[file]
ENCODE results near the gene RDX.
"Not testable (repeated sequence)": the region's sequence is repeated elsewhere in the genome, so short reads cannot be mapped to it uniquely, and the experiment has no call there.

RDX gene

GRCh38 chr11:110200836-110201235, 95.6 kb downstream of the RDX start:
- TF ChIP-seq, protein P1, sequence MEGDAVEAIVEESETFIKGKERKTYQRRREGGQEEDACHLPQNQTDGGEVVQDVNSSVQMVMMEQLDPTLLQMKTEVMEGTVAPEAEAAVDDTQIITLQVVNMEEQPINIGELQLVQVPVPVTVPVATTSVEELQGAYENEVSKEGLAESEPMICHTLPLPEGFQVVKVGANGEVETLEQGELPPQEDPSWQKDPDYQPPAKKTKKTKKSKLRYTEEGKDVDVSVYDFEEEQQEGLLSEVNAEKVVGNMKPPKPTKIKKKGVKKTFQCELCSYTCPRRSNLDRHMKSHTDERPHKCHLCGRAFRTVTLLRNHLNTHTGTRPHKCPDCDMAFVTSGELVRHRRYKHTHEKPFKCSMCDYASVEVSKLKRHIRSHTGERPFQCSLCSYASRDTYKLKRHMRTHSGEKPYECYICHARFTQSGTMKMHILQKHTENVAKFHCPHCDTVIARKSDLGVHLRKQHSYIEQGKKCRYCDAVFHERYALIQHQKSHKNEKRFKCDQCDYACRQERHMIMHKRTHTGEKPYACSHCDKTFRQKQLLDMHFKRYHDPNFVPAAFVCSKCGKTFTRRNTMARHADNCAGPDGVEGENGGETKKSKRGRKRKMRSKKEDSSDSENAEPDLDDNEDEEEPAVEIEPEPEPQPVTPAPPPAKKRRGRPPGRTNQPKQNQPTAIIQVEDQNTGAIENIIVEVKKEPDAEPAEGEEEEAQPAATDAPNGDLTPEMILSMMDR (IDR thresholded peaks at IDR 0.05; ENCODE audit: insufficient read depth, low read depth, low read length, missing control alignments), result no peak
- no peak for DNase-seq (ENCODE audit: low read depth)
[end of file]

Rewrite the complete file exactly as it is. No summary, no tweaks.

ENCODE results near the gene RDX.
"Not testable (repeated sequence)": the region's sequence is repeated elsewhere in the genome, so short reads cannot be mapped to it uniquely, and the experiment has no call there.

RDX gene

GRCh38 chr11:110200836-110201235, 95.6 kb downstream of the RDX start:
- TF ChIP-seq, protein P1, sequence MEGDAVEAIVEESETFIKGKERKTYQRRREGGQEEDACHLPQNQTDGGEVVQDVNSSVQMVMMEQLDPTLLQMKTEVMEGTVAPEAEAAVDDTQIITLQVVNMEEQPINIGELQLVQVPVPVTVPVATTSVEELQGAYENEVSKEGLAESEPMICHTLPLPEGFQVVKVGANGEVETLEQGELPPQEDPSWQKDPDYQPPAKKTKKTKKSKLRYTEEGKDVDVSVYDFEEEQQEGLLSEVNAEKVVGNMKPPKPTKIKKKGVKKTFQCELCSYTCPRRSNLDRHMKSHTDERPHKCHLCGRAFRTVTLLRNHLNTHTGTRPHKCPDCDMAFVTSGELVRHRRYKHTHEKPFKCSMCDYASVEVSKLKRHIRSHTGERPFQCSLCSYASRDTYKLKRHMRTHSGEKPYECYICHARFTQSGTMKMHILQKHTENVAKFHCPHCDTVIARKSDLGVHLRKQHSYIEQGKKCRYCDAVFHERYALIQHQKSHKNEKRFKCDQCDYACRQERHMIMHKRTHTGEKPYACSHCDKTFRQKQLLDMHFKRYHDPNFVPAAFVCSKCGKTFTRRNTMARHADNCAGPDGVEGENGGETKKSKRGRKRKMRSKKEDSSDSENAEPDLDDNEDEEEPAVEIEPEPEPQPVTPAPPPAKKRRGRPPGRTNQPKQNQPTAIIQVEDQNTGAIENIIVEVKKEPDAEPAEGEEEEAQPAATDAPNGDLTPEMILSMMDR (IDR thresholded peaks at IDR 0.05; ENCODE audit: insufficient read depth, low read depth, low read length, missing control alignments), result no peak
- no peak for DNase-seq (ENCODE audit: low read depth)